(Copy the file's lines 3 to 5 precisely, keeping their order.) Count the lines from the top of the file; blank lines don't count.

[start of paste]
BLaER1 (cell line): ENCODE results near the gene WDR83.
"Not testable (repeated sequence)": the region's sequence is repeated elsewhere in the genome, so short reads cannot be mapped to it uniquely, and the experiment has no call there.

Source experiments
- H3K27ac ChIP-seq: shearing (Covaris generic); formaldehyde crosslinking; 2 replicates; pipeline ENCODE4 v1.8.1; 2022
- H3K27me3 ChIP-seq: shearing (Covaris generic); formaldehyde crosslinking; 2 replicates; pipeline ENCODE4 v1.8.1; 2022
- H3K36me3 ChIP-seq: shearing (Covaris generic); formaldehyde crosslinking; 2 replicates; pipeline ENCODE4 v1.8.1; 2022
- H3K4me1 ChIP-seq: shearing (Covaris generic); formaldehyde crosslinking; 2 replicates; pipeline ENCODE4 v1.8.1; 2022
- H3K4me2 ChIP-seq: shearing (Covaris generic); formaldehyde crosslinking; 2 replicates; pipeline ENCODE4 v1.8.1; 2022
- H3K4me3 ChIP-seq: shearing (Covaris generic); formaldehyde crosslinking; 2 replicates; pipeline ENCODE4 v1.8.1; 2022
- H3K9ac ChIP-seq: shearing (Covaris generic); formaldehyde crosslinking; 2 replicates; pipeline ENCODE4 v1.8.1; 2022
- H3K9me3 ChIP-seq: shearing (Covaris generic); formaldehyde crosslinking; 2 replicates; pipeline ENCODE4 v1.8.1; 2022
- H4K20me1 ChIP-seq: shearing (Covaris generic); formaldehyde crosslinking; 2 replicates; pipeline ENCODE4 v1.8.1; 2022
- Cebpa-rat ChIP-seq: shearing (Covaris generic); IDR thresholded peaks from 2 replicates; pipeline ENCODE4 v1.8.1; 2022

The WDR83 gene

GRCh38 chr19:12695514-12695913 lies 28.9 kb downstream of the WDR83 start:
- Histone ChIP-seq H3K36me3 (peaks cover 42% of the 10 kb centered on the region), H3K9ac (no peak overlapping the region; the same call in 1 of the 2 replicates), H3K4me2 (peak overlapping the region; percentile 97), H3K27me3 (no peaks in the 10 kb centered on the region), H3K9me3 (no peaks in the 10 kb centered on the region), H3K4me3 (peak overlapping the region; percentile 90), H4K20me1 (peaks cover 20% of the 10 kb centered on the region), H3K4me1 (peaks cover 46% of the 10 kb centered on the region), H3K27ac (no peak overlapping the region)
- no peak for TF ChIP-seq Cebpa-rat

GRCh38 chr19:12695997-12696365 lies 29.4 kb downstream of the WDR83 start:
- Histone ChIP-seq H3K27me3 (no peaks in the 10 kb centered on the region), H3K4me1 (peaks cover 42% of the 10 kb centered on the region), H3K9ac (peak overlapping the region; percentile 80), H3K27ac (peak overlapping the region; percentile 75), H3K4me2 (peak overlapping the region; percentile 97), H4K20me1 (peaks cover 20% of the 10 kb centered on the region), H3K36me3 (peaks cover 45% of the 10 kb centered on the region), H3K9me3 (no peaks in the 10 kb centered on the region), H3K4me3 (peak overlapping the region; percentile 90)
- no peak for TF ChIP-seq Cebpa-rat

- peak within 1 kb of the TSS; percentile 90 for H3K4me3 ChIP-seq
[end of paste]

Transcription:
Source experiments
- H3K27ac ChIP-seq: shearing (Covaris generic); formaldehyde crosslinking; 2 replicates; pipeline ENCODE4 v1.8.1; 2022
- H3K27me3 ChIP-seq: shearing (Covaris generic); formaldehyde crosslinking; 2 replicates; pipeline ENCODE4 v1.8.1; 2022